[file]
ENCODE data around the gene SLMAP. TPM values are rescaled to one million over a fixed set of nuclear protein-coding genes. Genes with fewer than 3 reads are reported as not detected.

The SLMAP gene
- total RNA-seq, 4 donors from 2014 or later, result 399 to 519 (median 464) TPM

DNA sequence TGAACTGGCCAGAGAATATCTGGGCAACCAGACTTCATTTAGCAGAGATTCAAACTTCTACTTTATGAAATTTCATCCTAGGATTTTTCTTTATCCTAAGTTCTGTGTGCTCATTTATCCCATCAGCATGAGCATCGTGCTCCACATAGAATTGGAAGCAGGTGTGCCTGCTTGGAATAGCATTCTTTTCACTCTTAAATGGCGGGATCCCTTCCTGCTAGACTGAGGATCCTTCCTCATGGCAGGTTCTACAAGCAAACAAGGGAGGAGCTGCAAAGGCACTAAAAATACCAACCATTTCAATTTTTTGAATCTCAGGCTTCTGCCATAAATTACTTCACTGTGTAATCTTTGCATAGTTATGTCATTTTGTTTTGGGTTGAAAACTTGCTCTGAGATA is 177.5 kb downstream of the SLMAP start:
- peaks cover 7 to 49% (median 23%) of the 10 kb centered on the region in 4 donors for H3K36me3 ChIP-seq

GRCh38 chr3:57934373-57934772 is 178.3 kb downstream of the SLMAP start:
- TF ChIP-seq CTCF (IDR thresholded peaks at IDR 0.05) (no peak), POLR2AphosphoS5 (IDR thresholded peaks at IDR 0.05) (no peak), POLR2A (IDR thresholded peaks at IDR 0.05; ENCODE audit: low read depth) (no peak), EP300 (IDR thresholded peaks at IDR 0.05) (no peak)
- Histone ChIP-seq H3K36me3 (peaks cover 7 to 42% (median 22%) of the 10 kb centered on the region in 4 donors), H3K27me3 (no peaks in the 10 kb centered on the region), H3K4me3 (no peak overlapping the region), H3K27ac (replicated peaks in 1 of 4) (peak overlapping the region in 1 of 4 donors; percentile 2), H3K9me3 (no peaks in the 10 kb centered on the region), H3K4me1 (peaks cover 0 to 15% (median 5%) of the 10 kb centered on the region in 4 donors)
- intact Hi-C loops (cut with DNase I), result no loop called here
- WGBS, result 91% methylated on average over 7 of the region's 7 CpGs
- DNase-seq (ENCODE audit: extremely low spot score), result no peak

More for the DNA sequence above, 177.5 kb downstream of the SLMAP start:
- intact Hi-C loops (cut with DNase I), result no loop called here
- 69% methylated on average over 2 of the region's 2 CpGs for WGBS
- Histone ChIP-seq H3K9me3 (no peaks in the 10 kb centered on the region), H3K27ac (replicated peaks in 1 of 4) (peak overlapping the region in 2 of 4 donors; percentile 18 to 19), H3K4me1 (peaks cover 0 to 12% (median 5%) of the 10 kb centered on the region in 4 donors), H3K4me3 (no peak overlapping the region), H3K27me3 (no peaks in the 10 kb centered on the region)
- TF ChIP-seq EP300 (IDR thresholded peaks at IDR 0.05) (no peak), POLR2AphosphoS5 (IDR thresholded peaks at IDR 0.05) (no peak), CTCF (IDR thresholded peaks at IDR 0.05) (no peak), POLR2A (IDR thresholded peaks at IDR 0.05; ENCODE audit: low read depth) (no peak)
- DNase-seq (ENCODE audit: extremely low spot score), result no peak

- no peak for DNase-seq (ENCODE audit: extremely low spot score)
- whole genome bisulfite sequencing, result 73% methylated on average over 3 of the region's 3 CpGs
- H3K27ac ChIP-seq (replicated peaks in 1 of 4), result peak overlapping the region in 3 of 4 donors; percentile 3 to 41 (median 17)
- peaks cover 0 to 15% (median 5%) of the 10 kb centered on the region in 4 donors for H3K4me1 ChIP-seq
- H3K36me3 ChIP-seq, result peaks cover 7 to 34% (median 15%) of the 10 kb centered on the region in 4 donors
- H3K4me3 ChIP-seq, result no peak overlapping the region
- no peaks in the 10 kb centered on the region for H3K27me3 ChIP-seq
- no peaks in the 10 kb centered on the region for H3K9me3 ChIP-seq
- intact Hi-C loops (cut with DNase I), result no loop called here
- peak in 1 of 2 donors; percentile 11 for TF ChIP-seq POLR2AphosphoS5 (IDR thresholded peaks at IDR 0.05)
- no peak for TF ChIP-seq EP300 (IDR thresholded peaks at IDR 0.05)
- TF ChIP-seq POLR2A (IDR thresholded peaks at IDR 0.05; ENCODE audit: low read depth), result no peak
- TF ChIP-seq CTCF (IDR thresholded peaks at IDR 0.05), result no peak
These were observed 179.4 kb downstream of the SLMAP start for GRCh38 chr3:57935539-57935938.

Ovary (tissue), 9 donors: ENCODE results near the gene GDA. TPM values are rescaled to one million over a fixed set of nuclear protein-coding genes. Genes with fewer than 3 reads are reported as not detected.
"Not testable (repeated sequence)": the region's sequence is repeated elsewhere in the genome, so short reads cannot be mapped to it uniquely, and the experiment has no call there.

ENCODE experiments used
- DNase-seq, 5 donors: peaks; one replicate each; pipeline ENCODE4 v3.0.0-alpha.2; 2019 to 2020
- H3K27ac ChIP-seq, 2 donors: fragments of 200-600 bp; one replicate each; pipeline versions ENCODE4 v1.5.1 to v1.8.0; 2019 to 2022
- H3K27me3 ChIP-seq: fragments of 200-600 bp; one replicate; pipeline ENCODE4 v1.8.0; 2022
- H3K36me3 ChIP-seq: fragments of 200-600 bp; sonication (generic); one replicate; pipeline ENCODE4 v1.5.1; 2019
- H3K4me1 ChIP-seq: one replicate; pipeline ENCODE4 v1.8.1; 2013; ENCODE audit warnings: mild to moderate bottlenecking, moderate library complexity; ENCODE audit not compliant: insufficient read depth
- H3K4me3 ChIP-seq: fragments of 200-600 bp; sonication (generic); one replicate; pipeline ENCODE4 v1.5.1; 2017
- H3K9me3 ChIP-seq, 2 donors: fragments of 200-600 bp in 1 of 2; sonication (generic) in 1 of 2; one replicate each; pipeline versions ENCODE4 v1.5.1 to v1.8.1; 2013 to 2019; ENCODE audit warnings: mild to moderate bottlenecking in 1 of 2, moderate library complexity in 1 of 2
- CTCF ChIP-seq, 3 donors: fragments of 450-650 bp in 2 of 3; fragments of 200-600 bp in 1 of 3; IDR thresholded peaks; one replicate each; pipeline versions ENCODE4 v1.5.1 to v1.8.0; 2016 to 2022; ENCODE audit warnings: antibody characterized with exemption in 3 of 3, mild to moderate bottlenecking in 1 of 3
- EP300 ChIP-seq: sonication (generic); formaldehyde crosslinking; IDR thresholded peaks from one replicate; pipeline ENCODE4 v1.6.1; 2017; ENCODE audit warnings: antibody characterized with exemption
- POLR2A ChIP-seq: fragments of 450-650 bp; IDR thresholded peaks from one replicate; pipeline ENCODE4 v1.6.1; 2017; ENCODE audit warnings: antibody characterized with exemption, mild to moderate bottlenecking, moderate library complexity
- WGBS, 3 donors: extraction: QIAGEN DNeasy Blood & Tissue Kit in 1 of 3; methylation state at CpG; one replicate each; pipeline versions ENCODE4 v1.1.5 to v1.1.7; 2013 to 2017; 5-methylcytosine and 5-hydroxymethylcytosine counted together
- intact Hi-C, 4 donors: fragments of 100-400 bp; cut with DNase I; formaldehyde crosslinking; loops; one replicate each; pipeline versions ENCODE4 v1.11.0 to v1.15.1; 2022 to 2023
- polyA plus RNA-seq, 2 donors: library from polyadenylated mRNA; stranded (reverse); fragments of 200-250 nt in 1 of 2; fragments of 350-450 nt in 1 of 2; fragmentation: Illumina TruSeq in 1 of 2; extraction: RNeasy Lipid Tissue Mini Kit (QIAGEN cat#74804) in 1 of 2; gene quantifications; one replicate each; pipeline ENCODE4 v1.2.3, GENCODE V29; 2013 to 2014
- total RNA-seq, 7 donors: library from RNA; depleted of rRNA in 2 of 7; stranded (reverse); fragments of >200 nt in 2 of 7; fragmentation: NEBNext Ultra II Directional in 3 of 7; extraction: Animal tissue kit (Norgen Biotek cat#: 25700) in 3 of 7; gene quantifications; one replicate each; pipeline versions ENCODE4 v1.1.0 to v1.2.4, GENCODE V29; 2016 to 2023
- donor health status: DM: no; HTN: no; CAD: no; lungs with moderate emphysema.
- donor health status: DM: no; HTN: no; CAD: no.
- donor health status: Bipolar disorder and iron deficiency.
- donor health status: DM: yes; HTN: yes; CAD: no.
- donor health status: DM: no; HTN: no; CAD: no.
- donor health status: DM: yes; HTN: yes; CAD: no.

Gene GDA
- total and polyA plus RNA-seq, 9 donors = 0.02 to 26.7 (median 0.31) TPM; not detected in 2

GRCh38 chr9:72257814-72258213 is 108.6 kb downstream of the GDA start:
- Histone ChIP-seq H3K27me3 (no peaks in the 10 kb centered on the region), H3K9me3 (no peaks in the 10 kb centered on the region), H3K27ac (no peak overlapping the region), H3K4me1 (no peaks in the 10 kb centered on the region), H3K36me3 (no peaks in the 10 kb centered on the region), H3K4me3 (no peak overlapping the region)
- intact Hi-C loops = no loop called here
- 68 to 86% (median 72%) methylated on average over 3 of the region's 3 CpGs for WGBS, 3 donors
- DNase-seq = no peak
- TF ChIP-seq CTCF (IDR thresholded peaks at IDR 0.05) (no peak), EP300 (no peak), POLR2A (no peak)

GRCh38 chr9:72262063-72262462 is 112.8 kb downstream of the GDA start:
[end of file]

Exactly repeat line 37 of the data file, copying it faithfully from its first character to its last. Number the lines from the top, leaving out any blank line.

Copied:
- H3K27me3 ChIP-seq: fragments of 200-600 bp; one replicate; pipeline ENCODE4 v1.8.0; 2022